#1
Hey guys, lately I'm forgetting how to play guitar, so I've decided to come back to the roots and learn all again. It's drastic, but I am determined.

I have decided to use a "martial" method to get back on the rails and make progresses as soon as possible, but.. It confuses me.

I divided the whole music subject in 4 big groups of things to learn:

1) Technique
2) Rhytm
3) Musical Theory
4) Composition

and I listed in the right place every single thing about music and guitar that came in my mind, so I came out with a list like:

1) Technique: posture sit/standing, hold picking, pick notes, alternate picking, bending, sliding..
2) Rhytm: basics of rhytm figure (rests, duration of notes), tempo, funky stuff..
3) Musical Theory: pentatonic scale, major scale, armonization, chords form, modes..
4) Composition: chords pattern, modal playing, use of 7th/9th/.. chords..

The purpose is taking, day by day, a new element of the list, practice it and eventually learn it.


Now I'm ready, the list is complete and I am going to start to practice, but a wonder came to my mind: am I making a mistake? Is this "method" too strict and will tighten my creativity or it's just academic?

What do you think guys?
#2
i don't care how you practice as long as you have fun.
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Last edited by Mr.Cuddles at Jun 30, 2009,
#3
I guess I'm going to have fun (my playing has so downgraded that learn how to play again will be at least satisfactory).. That's not my main problem.
#4
there's not a lot of wrong ways to practice. as long as this is a program that you'll stick to, just go with it and see how you do. but if you're the type of person who likes to make big lists and plans about their goals, and then just loses interest in a few weeks, then you need to find a different method.

if you don't play regularly for long enough, you'll never understand modes, harmonization, complex chords, etc... and you'll never build up the technique to make it all sound nice. so go with a list if you know you'll stick to it as a practice routine as well. otherwise it's pointless, besides being a list of the concepts that you know you need to practice.
#5
Quote by electroMakumba

1) Technique: posture sit/standing, hold picking, pick notes, alternate picking, bending, sliding..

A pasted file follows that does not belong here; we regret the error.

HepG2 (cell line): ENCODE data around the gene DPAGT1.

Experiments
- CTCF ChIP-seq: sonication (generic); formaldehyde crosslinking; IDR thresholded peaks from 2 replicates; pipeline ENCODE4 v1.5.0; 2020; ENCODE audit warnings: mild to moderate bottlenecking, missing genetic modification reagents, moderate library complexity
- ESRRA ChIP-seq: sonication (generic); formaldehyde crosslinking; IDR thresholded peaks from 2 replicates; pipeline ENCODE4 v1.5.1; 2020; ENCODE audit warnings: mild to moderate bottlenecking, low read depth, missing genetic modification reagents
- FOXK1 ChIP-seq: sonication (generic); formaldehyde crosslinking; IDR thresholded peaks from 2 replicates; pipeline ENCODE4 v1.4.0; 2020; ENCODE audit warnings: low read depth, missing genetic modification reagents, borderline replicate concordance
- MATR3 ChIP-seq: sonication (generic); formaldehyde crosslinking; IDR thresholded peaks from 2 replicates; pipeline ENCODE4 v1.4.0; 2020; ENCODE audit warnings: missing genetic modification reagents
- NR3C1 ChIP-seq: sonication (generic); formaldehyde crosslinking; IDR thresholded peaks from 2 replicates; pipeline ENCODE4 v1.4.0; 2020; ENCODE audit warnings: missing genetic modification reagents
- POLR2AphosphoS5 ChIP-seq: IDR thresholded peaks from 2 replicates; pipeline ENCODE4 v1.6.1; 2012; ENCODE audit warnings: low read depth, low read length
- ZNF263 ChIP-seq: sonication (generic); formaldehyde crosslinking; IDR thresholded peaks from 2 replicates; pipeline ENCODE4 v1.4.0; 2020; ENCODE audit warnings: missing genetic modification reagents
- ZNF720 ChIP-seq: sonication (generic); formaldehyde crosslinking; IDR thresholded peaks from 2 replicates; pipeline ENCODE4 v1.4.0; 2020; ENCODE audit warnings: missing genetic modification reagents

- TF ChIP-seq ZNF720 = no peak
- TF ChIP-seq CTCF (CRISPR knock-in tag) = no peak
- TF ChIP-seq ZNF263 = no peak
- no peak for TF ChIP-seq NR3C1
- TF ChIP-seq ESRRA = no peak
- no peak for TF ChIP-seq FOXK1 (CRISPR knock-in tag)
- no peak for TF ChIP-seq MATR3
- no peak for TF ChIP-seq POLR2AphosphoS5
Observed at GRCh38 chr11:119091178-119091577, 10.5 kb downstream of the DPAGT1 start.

2) Rhytm: basics of rhytm figure (rests, duration of notes), tempo, funky stuff..
3) Musical Theory: pentatonic scale, major scale, armonization, chords form, modes..
4) Composition: chords pattern, modal playing, use of 7th/9th/.. chords..
What do you think guys?


Dude, if you know the words for half the stuff on that list you're streets ahead of most of the people who claim to be able to "play guitar".
#6
See what's the problem? I remember that stuff exists but not how to use it. It's demoralizing.

Btw thank you guys, your suggestion cheer me up

(I'm sorry for the language mistakes, my english is rather poor :P)
#9
Quote by Myshadow46_2
Start with this list as you intend, but don't be afraid to modify it. In the end it's a starting point and you'll want to make improvements.
+1

Have a look at the techniques sticky [thread]1091796[/thread] and the music theory FAQ sticky [thread]503032[/thread] as well - they should help you out in a lot of those areas and give you ideas of some other stuff you might want to look at too.
#10
@ zhilla: ahahaha, that's EXACTLY what I've been doing this morning

@ ivan: The bald guy of the video is smart, it's a problem I noticed too some time ago: often song (expecially guitar solo) are divided into section (eg: slow emotional bending ---> tapping ---> superfast picking ---> final bending).. I personally try to mix things up, but it's hard.
I miss a point of the video.
Are that "glue" part that the guy is talking about a good thing or not?
Last edited by electroMakumba at Jul 1, 2009,